Your energy level may be low when you have hypothyroidism, but don’t let that stop you from exercising:

“Too often we believe that a quick workout will leave us worn out – especially when we are already feeling fatigued,” said Tim Puetz, co-author of  a study in 2008 to examine the relationship between exercise and fatigue. 

But the science showed exercise reduces fatigue and improves energy level, particularly if you are sedentary, said Puetz.

The study from the University of Georgia, the United States involved individuals who regularly complained of fatigue and who did not exercise. They were given 20 minutes of low intensity, aerobic exercise, three times a week for six weeks. After six weeks, their fatigue levels fell by as much as 65%, while their energy levels rose by 20%, compared to the control group who did not exercise.

What the study has shown is you don’t need much exercise to start feeling better. Cycling on a stationary bicycle was the mode of exercise used for the study because it was easy to monitor. You can pick other low intensity workout. Go for an easy walk or a swim. You’ll feel better.


The thyroid gland is a butterfly shaped endocrine gland, located in the lower front of the neck.  It is known as the “thermosat” of the body because of its role in keeping the body warm. The thyroid gland also regulates the body’s metabolism, so it is responsible for weight gain or loss. It speeds up or slows down the heart rate, controls muscle contraction and development and affects digestion.

The thyroid gland is a butterfly shaped endocrine gland in the lower front of the neck.

How it works is, the thyroid gland receives thyroid stimulating hormones (TSH) from the pituitary gland located at base of the brain. From the TSH, the thyroid gland uses iodine found in the food that we eat to produce thyroid hormones, triiodothyronine (T3) and thyroxine (T4.) Fish, seaweed and dairy products are rich in iron.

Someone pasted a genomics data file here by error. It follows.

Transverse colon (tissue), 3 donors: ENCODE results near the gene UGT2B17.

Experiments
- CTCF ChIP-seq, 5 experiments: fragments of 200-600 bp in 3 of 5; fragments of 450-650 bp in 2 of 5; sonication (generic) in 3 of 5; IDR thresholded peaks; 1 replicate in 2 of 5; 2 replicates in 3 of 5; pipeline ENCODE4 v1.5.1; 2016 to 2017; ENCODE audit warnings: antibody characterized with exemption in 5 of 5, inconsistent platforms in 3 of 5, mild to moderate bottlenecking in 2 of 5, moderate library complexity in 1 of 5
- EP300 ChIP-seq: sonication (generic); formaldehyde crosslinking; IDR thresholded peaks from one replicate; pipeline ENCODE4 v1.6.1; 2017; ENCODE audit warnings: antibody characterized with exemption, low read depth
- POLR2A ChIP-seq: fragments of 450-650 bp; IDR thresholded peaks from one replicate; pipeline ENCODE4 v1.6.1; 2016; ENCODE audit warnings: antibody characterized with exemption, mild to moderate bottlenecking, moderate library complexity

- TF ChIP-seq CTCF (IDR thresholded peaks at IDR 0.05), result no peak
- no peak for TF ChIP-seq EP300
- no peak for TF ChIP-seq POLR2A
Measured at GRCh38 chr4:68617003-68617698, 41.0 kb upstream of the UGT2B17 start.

Only a small portion of T3 that the body needs is produced by the thyroid gland. The rest of the supply comes from the conversion of T4 into T3, primarily in the liver (about 60%) and gut (20%.)


When the pituitary gland senses there are not enough thyroid hormones in the blood, it releases more TSH to the thyroid gland. When there are more TSH, it means the thyroid gland is under active. As a result, the standard test for hypothyroidism is to determine the level of TSH in the blood. If the blood test shows a high level of TSH, it is a positive for hypothyroidism.

Hashimoto’s disease, hereditary (passed on from one generation to the next,) viral infection, iron deficiency, poor liver and gut function are causes of hypothyroidism. 


The opposite of hypo- is hyper- thyroidism, where the body produces too much thyroid hormones, which send the body into an overdrive. Sharp weight loss, anxiety, elevated heart rate and professed sweating are symptoms of hyperthyroidism. 

Graves’ disease is the most common cause of hyperthyroidism. Similar to Hashimoto’s disease, it is an autoimmune disorder. Hereditary, viral infection and stress are causes of Graves’ disease.

3. Forget About Fad Diets

Sudden weight gain is another common symptom of hypothyroidism. Sharp weight gain can cause poor self-esteem and depression, particularly when you feel you are not in control of your body.

However, forget about going on a fad diet. According to researchers from the Institutes of Health in Bethesda, Maryland, hypo-caloric diet where there is sharp reduction in your caloric intake does not work.

In the study, which examined the relation between weight loss and thyroid hormones, the American researchers said diets irregardless of the macronutrient composition — whether it is high protein, high fat or low carbohydrate diet — may succeed in the beginning, but the weight loss would taper off, and a rebound back to the previous weight is the norm than the exception. Studies on humans and animals show the body develops “compensatory mechanisms,” including increasing appetite and decreasing energy expenditure which prevent further weight loss, and ultimately promote weight regain, the researchers said.

4. Regular Exercise, Key To Sustainable Weight Loss

So how to lose weight effectively? According to the study, published in 2014, regular exercise is a key component for sustainable weight loss.